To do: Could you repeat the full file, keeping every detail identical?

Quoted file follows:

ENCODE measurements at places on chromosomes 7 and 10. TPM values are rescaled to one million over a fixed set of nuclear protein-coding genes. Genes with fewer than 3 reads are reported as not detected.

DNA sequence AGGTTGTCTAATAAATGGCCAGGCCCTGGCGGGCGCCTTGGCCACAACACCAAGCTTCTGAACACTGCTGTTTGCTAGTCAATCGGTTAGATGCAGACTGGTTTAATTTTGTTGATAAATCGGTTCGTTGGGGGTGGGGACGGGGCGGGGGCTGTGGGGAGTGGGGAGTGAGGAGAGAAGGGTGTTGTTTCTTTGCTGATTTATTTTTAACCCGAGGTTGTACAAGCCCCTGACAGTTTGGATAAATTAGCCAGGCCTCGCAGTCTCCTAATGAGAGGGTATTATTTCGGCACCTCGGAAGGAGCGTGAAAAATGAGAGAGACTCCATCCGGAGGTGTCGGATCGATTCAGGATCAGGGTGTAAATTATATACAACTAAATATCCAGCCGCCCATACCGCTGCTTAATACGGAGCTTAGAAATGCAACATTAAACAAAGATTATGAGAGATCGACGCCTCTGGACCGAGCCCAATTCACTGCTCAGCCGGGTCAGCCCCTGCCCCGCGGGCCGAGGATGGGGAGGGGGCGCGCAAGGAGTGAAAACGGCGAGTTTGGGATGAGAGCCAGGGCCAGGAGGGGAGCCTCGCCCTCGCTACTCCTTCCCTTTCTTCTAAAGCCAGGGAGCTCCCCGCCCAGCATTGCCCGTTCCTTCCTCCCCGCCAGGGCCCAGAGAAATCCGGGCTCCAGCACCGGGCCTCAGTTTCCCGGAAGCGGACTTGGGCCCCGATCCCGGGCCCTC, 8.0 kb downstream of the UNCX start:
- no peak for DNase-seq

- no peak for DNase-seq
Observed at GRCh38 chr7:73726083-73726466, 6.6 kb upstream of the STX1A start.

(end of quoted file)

ENCODE measurements at places on chromosomes 7 and 10. TPM values are rescaled to one million over a fixed set of nuclear protein-coding genes. Genes with fewer than 3 reads are reported as not detected.

DNA sequence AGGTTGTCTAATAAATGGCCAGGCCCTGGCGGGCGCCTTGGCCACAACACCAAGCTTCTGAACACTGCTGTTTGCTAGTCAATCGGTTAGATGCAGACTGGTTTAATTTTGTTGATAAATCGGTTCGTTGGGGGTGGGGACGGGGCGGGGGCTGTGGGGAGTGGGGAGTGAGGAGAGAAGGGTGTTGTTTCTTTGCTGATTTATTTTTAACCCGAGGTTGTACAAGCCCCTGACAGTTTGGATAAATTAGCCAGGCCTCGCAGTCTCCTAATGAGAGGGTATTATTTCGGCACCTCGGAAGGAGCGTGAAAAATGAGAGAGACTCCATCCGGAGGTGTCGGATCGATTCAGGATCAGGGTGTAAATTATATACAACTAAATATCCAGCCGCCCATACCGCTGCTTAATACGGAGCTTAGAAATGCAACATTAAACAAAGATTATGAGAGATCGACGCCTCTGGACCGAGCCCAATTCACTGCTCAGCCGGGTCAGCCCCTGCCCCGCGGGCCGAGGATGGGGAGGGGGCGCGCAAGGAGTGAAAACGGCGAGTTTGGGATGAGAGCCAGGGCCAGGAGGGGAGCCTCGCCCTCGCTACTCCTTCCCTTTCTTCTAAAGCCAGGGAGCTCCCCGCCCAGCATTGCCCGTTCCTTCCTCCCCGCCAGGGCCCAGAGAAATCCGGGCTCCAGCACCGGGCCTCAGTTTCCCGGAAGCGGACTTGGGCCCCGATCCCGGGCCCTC, 8.0 kb downstream of the UNCX start:
- no peak for DNase-seq

- no peak for DNase-seq
Observed at GRCh38 chr7:73726083-73726466, 6.6 kb upstream of the STX1A start.